WeWork, Olive AI, Convoy, and Veev all filed for bankruptcy or shut down only weeks after raising more than a billion dollars in funding. The filing was fuelled by the great losses incurred by a tech start-up collapse, which the sector is only beginning to experience. These start-ups had initially postponed mass failure by cutting costs over the previous two years, but based on investor decisions, many of them are facing a shortage of time and money. Although private tech companies are not mandated to disclose business failures or sales, approximately 3,200 venture-backed U.S. companies went out of business this year, raising $27.2 billion in venture funding. An additional 87 companies on the Carta platform raised at least $10 million and have since shut down this year. One start-up that grew rapidly in the past, Hopin, sold its main business for a very low price after having raised over $1.6 billion. Furthermore, the financial technology start-up Plastiq, the real estate start-up Zeus Living, and the scooter company Bird all experienced failure after raising large sums of investment. Venture capital firms have suggested that this year has been the most difficult for start-ups in at least a decade. Although failure is seen as par for the course, investors expect the losses to be quite extensive due to the enormous amount of invested cash over the last decade. Despite the gloomy forecast for tech start-ups, companies dedicated to helping founders close down their business have become popular following the wave of recent failures.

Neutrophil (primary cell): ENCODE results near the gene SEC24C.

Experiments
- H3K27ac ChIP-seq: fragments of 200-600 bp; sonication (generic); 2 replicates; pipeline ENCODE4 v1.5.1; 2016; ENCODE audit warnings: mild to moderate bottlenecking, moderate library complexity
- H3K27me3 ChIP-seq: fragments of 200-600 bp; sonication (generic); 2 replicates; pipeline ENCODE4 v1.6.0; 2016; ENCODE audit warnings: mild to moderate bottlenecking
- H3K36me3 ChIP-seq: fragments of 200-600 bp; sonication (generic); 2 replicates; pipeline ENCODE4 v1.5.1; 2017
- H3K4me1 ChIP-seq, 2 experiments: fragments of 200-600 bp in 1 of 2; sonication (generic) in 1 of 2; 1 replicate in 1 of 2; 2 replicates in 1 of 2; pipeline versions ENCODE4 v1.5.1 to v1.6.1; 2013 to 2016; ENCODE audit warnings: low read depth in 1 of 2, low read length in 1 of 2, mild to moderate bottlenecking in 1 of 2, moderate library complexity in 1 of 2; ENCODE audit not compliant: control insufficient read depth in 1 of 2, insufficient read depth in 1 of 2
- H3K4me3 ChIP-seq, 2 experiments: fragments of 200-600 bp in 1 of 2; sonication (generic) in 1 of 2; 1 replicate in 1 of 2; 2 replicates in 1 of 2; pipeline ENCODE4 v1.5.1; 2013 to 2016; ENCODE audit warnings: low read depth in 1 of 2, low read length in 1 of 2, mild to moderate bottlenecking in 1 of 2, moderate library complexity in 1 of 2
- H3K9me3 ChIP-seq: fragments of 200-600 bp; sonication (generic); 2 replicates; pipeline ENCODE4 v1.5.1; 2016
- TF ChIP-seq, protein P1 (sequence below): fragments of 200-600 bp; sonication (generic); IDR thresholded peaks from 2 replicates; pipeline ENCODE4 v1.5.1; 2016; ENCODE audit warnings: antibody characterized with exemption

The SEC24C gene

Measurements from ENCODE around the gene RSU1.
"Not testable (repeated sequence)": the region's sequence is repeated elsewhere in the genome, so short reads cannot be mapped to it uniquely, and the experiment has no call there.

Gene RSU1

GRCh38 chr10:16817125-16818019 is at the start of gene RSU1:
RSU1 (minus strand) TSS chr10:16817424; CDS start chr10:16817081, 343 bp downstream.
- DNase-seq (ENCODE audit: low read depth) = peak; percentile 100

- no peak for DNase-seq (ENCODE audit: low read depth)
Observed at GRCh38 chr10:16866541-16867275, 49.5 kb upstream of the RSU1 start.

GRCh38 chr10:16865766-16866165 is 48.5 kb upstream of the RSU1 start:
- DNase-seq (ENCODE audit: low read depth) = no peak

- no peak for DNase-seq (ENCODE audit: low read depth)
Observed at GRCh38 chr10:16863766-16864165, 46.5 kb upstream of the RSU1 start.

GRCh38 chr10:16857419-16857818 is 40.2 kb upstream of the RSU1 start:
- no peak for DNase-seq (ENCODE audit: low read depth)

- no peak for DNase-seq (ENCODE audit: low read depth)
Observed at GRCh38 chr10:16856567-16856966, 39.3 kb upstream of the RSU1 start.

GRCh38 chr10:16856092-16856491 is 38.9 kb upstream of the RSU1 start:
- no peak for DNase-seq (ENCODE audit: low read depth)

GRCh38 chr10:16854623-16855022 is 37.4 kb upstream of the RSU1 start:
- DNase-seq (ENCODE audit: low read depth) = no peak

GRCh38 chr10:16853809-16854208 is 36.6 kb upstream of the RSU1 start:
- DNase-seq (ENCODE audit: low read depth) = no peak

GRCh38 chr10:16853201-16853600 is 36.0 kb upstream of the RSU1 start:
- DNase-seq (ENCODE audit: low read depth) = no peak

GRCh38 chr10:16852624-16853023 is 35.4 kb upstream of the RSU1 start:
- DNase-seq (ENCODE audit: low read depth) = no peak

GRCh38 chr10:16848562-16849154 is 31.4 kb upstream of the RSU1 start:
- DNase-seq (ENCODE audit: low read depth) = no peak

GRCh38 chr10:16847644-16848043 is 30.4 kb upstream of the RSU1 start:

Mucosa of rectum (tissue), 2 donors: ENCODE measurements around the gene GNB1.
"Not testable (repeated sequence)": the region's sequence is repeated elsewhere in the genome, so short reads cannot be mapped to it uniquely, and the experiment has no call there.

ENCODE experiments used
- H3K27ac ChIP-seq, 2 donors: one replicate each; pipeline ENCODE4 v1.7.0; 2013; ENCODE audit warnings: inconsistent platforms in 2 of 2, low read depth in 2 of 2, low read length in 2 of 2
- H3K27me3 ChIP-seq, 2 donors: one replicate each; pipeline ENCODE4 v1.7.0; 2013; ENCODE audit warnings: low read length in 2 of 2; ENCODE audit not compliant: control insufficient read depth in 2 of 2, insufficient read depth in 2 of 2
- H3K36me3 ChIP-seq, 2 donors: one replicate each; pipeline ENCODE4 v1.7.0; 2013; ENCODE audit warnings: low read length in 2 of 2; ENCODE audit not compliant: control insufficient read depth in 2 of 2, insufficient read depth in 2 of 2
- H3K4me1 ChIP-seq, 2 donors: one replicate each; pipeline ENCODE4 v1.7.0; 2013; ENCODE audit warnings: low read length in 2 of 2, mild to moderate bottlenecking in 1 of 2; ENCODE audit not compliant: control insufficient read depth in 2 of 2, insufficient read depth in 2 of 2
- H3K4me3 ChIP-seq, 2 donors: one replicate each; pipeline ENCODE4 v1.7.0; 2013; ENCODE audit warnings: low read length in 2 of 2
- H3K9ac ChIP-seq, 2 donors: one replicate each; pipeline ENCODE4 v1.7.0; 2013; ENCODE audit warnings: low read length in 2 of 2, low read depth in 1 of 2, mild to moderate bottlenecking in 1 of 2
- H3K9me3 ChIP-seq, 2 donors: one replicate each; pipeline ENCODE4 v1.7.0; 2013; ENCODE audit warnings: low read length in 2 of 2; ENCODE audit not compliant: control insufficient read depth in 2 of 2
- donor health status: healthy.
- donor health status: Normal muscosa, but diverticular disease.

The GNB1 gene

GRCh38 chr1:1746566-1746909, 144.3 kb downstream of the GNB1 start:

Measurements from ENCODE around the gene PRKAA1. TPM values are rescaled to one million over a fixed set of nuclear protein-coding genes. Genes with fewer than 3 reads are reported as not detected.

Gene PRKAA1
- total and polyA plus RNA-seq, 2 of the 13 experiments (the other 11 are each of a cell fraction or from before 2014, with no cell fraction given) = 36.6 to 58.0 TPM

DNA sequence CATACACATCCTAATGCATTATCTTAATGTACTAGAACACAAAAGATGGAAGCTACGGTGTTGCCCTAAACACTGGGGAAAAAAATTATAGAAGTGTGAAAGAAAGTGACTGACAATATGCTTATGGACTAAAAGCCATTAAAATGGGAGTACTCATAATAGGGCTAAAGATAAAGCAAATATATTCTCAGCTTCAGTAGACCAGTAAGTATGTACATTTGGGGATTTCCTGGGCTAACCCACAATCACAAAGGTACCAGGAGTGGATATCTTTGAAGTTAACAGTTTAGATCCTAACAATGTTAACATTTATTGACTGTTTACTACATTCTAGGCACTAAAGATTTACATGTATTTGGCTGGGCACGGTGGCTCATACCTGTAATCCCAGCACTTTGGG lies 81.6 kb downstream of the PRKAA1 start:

From Mythical Creatures to Undead: How Tech Start-Ups Falter
Elissa began receiving threatening messages early last year from a person calling themselves “Instamodelfan” targeting her daughter’s Instagram account. Despite having over 100,000 followers, the account has been under scrutiny for potentially exploiting children in exchange for money. However, the issue runs deeper than that. Research from The New York Times found that the platform […]Read More
Instagram maintains the 13-year-old minimum age for accounts, but parents can take control, largely for their daughters’ ambitions to become influencers. Parents initiate their child’s modeling career or gain favor from clothing brands, but a dark subculture emerges, controlled by men attracted to minors, as per The New York Times. The emergence of mom-run profiles […]Read More
Beijing’s Networks Expanding Hacking Efforts China has spread its hacking reach with new tools that exploit computer vulnerabilities and a network of contracted vendors. The large scale of China’s hacking operations poses a significant threat, with the FBI reporting China’s hacking program to be larger than all major nations combined. The U.S. has tracked consistent […]Read More